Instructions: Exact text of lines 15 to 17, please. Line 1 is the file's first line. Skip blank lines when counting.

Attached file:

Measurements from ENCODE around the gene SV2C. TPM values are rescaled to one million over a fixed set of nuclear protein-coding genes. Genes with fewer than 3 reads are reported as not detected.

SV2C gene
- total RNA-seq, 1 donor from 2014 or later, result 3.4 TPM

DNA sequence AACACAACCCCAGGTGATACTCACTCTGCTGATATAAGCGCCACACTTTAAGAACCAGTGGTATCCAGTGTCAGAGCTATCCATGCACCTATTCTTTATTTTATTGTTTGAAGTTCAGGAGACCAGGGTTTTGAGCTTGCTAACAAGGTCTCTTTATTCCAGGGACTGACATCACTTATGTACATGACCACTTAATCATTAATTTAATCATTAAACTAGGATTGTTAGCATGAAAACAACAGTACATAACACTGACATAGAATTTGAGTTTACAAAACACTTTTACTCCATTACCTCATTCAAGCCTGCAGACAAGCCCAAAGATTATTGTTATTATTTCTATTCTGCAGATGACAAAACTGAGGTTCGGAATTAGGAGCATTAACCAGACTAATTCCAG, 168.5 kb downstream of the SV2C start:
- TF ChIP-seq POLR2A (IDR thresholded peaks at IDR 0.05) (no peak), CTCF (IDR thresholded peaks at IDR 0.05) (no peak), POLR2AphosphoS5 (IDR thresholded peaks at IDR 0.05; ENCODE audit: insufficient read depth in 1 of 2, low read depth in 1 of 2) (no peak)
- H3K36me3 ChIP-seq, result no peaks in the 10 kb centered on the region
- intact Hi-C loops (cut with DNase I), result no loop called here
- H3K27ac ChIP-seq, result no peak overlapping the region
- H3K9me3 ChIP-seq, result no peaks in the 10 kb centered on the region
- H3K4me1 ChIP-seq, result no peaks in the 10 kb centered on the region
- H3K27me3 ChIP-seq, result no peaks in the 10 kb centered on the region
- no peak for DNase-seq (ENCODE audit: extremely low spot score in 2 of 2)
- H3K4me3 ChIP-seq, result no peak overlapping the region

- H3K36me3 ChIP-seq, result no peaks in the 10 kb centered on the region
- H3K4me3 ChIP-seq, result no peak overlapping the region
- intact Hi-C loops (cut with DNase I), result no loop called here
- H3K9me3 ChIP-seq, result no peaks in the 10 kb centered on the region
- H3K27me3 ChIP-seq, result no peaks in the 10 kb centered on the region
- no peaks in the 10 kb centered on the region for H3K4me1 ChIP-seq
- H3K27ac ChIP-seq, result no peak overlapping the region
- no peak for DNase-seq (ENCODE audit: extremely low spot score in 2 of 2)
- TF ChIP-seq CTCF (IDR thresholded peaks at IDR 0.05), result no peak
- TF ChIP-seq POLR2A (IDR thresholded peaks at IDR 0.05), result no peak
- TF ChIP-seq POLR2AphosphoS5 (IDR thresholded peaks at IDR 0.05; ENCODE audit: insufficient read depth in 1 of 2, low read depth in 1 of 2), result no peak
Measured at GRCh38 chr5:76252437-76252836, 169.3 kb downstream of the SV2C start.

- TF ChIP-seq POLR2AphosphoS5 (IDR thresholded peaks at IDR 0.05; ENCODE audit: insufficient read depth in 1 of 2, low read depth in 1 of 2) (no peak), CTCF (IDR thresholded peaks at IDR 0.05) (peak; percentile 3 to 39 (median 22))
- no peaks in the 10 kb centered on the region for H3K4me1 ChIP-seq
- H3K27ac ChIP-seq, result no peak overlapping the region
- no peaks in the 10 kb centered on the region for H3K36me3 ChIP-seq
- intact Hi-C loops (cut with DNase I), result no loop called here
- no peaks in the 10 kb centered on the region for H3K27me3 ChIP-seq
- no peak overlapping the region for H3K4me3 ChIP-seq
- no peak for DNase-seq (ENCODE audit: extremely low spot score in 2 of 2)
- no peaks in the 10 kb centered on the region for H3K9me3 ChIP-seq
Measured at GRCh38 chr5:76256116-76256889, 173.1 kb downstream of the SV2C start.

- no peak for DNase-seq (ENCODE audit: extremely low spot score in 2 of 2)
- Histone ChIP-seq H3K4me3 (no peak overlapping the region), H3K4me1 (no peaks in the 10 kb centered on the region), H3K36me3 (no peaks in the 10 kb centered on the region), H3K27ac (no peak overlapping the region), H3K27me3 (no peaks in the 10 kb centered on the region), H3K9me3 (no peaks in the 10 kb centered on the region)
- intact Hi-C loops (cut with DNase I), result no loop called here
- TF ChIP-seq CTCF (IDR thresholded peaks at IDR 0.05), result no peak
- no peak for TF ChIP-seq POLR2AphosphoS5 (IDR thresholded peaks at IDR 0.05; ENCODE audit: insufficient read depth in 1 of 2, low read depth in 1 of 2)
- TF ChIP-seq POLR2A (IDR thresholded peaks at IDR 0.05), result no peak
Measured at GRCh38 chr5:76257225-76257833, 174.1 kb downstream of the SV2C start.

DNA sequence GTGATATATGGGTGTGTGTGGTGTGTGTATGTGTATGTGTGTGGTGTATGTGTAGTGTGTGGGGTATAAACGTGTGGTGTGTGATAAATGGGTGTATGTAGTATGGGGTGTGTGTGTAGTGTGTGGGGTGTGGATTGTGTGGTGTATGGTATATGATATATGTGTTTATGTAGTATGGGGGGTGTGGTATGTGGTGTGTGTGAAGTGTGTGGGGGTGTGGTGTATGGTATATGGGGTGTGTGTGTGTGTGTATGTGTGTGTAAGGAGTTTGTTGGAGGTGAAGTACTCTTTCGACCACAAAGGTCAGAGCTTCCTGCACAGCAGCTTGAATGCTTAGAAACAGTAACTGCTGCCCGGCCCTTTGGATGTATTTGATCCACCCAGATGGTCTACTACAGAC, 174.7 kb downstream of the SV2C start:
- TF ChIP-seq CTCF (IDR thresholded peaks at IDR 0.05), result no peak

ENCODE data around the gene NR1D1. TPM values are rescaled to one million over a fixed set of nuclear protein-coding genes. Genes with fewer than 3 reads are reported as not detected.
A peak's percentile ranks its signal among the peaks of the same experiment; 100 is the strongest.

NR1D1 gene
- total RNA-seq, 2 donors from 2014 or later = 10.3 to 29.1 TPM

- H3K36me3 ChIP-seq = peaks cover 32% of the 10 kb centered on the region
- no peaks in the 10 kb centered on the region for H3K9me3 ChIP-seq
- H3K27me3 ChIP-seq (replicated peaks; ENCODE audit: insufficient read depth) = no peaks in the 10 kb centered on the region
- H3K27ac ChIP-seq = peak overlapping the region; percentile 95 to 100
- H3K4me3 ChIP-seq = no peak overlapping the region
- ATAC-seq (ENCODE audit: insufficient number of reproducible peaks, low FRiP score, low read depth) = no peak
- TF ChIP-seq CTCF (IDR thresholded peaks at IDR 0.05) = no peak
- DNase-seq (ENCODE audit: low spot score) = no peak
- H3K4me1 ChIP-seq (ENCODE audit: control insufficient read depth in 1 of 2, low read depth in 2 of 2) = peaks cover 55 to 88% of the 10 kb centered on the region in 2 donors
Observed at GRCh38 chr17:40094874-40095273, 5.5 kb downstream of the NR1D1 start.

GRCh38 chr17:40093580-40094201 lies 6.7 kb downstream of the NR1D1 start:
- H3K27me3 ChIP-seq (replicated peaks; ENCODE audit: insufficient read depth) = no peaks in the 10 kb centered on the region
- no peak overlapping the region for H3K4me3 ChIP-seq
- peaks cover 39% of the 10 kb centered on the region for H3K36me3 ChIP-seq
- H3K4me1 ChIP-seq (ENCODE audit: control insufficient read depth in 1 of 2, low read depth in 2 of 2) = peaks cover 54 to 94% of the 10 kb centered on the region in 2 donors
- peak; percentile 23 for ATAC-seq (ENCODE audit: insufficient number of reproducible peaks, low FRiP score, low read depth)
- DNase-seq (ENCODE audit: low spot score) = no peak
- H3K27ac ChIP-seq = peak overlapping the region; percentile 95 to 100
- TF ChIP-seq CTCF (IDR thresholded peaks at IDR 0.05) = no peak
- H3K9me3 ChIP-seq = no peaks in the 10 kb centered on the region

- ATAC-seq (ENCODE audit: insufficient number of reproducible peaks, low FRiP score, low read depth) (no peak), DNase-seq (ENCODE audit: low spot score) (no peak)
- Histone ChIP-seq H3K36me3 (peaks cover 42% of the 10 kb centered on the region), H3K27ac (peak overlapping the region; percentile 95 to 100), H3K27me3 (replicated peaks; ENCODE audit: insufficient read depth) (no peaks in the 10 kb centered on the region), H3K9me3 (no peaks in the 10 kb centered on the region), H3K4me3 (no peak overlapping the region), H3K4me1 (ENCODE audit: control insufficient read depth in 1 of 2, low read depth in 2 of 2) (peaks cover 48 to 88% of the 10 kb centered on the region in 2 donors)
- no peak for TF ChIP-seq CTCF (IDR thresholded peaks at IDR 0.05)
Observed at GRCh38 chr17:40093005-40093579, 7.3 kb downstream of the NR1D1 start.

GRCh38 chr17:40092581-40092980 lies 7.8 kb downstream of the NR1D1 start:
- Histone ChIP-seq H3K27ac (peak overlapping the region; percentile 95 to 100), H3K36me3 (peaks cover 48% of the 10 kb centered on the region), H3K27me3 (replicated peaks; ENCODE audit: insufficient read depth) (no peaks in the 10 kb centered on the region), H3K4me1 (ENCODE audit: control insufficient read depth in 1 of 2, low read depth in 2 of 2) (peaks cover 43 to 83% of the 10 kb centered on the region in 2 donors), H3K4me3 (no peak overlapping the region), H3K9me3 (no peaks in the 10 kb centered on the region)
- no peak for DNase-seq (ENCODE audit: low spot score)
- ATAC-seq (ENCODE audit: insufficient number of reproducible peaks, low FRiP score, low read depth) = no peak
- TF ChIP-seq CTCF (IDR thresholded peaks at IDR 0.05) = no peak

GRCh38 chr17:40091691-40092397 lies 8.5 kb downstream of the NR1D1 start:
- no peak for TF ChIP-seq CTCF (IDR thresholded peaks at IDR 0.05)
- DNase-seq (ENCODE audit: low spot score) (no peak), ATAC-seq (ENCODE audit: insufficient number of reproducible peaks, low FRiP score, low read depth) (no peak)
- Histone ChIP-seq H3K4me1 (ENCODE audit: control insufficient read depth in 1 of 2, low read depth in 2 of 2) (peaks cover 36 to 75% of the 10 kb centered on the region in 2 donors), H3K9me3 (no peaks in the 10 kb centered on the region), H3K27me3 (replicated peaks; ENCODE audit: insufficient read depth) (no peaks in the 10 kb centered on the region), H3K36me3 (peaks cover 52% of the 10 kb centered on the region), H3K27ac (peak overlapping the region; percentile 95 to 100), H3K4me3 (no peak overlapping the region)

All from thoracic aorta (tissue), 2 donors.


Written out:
- H3K4me3 ChIP-seq, result no peak overlapping the region
- intact Hi-C loops (cut with DNase I), result no loop called here
- H3K9me3 ChIP-seq, result no peaks in the 10 kb centered on the region